Noted Peace Activist Mient Jan Faber to Speak at UH Nov. 13

Visiting Honors College Scholar Co-Hosting Panel Comparing Plights of Syria, Srebrenica

The conflict in Syria continues to raise questions regarding the international community’s role in providing aid or relief to the country. The country’s situation is eerily reminiscent of that in Bosnian town Srebrenica, which was under United Nations protection but became a symbol of genocide during the late 20th century.

Noted peace activist Mient Jan Faber and other experts will compare the fate of Srebrenica and the future of Syria during a panel discussion at the University of Houston’s Honors College Commons (second floor of M.D. Anderson Library).

“Assessing International Intervention: Applying Lessons from Srebenica to Conflict in Syria” will feature insight from Honors College scholar Faber and UH faculty members Irene Guenther, Dina Alsowaye, Terry Hallmark, and Cyrus Contractor. The event kicks off at 4 p.m., Nov. 13. It is free to the public. It will be conducted in an open discussion format, and audience members are encouraged to offer comments or pose questions. To RSVP, visit the event’s website.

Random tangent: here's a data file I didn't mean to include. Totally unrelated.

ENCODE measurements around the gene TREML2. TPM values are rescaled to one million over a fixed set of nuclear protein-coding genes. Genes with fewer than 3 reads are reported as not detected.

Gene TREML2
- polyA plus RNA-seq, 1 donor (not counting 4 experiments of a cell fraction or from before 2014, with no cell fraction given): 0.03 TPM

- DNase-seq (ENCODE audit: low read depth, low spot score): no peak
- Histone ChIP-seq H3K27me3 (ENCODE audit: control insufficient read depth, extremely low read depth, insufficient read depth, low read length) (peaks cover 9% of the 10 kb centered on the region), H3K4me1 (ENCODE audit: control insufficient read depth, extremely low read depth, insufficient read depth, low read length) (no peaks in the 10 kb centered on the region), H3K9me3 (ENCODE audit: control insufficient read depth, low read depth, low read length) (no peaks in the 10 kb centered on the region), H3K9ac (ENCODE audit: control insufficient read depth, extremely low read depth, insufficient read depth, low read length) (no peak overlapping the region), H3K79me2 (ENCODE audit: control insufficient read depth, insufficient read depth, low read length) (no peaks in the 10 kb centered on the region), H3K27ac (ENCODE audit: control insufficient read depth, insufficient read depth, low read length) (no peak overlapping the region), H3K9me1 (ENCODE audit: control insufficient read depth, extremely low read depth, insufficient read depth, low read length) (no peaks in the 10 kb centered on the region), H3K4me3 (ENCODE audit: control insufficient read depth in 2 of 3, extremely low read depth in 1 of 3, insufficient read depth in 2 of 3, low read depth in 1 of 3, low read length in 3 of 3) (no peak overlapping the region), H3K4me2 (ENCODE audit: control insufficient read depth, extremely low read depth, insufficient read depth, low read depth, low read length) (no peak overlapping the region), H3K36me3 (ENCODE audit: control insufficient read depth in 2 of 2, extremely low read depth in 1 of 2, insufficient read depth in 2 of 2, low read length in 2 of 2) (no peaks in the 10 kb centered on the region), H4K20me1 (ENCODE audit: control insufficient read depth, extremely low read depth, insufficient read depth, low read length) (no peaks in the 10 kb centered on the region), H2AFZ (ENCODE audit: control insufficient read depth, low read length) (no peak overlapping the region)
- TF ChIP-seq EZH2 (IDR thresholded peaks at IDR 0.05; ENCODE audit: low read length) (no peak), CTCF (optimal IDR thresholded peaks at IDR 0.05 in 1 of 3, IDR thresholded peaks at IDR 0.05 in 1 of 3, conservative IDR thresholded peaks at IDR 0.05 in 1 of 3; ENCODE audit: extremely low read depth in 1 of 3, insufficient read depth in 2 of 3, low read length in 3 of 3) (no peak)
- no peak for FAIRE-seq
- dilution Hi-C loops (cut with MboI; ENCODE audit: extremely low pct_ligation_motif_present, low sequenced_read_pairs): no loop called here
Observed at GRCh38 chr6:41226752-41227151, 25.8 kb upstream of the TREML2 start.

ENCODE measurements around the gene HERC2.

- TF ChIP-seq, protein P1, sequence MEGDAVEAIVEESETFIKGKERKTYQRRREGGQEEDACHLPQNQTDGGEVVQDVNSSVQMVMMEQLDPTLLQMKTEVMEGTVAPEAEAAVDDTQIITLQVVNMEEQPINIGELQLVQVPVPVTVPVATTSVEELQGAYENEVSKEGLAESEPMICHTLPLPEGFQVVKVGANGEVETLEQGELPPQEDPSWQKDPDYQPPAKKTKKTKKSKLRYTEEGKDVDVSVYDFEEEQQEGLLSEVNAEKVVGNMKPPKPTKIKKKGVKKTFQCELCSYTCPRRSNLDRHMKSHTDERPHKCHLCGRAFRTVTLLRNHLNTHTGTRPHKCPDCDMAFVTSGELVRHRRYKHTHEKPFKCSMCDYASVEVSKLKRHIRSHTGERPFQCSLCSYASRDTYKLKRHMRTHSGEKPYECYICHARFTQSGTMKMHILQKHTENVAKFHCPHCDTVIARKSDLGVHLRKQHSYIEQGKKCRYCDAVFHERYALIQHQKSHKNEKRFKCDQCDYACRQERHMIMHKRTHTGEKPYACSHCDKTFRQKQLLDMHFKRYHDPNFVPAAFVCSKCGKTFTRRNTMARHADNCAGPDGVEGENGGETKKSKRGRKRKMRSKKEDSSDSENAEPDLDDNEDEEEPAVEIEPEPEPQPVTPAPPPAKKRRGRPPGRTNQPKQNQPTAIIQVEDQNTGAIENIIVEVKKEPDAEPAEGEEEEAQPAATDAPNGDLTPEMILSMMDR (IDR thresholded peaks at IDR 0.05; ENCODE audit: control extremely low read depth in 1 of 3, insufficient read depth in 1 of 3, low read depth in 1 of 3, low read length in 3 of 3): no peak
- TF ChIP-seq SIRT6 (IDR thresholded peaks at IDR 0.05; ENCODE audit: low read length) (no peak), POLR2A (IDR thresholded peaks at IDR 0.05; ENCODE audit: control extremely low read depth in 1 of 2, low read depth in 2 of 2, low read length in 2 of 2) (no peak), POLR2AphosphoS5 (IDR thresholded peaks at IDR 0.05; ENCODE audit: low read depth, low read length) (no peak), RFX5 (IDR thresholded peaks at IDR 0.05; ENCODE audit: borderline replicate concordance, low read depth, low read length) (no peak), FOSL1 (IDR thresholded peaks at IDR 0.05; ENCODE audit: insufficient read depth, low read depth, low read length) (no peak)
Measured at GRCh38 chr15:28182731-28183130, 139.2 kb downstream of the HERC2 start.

Before the panel discussion, Honors College students who recently traveled to Bosnia will deliver a presentation on the 1995 genocide in Srebrenica.

Faber has visited a number of conflict zones and written numerous articles on Iraq, Kashmir, Palestinian/Israeli relations and nuclear proliferation. As an activist, he has focused his energies on the war in Yugoslavia, the Caucasus, the Middle East and Iraq. He also has taken particular interest in survivors of the massacre in Srebrenica. He has taught Human Security in War Situations at the Vrje Universiteit in Amsterdam and was the political director of the Helsinki Citizen’s Assembly in Baku/Paris. For 30 years, he served as the secretary general of the Interchurch Peace Council in the Hague.

The Honors College at UH is a hub of excellence that serves the needs of gifted undergraduates in more than 100 fields of study and reflects the rich diversity of the University of Houston in its courses, faculty and students. For over 50 years, the Honors College has offered students the best of both worlds: the advantages of a small college together with the comprehensive resources and rich diversity of a large university. For more information about the Honors College, visit